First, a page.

An extensive new study on baboons has uncovered a mother-infant bond that persists even in death. Over 13 years, mother chacma baboons in the Namibian desert were observed carrying their dead infants for as long as 10 days before the body was abandoned, say researchers at University College London and France's Université de Montpellier. Their findings, published in Royal Society Open Science, describes 12 cases of infant deaths, including two stillbirths and a miscarriage. Mother baboons carried the dead for between one hour and 10 days—but for three to four days on average. During this period, the mother groomed the body, while males, often the infant's father, sometimes offered protection. In other words, both maternal and paternal behavior continued, per Newsweek.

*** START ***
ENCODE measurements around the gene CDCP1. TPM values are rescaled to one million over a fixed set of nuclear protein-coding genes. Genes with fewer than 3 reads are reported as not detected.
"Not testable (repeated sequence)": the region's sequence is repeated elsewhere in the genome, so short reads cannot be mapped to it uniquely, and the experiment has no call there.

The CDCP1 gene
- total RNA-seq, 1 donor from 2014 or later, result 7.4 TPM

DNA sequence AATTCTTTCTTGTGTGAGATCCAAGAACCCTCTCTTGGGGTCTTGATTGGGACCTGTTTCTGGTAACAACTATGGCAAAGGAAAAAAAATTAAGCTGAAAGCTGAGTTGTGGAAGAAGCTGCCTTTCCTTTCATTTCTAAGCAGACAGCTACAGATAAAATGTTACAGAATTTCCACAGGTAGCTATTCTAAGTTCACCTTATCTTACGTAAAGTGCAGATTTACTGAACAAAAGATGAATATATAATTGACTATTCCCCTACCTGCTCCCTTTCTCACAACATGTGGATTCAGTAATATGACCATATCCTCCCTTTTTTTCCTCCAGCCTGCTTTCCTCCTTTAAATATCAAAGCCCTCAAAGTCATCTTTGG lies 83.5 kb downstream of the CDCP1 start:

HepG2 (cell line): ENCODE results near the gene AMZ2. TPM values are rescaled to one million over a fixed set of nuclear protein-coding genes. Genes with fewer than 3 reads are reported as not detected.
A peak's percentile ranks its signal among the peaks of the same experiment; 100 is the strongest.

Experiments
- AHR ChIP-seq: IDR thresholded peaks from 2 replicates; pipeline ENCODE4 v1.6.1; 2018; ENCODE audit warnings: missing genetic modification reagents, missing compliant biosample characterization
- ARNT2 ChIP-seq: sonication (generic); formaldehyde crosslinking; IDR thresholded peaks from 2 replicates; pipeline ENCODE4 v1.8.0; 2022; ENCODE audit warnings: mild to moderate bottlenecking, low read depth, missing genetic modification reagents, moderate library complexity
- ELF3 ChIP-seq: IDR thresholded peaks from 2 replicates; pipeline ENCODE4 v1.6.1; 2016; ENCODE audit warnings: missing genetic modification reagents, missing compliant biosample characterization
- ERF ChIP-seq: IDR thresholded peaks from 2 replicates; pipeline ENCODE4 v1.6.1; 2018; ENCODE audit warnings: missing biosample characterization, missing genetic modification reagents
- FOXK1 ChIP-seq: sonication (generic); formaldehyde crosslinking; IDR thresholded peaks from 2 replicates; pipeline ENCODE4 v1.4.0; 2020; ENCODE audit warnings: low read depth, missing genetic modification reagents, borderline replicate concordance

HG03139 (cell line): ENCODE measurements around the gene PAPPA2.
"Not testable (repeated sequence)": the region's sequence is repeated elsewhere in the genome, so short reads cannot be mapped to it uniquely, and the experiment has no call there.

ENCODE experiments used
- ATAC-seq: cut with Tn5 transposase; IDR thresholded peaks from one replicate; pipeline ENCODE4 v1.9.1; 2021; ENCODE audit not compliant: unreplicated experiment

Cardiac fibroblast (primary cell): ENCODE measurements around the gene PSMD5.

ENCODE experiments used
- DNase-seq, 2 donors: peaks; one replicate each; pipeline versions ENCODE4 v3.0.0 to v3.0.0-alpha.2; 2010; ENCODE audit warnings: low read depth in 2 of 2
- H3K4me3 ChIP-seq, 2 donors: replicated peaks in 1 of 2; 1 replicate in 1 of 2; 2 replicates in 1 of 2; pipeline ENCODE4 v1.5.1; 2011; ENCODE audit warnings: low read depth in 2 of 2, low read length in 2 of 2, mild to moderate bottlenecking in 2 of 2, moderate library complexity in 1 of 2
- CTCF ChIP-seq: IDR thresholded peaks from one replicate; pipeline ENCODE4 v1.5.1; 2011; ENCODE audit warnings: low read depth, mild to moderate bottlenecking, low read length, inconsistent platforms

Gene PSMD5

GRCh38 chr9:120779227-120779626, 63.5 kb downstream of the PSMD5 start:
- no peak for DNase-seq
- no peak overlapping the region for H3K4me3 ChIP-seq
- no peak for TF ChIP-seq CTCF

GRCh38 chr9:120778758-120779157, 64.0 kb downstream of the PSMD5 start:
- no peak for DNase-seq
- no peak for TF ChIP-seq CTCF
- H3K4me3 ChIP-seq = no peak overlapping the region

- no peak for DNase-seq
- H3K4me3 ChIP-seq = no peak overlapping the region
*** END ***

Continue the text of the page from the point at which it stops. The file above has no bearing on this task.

It's unlikely the mothers believe the infants are alive, as bodies are often carried by a limb, or dragged. This never happens with a live infant, even one that is sick. Rather, it's believed that, "once formed, the [mother-infant] bond is difficult to break," lead author Alecia Carter says in a release. She suggests the mothers are also "dealing emotionally with their loss." Researchers believe factors including cause of death, a mother's age, and climate conditions determine how long a dead infant is carried. While chimps and macaques have been known to carry dead infants for a month—one macaque did this long after her infant became mummified, per Live Science—chacma baboons "travel much longer distances on an average day ... making it costly for a mother to carry her infant for long periods," Carter says. (Orcas have exhibited the same behavior.)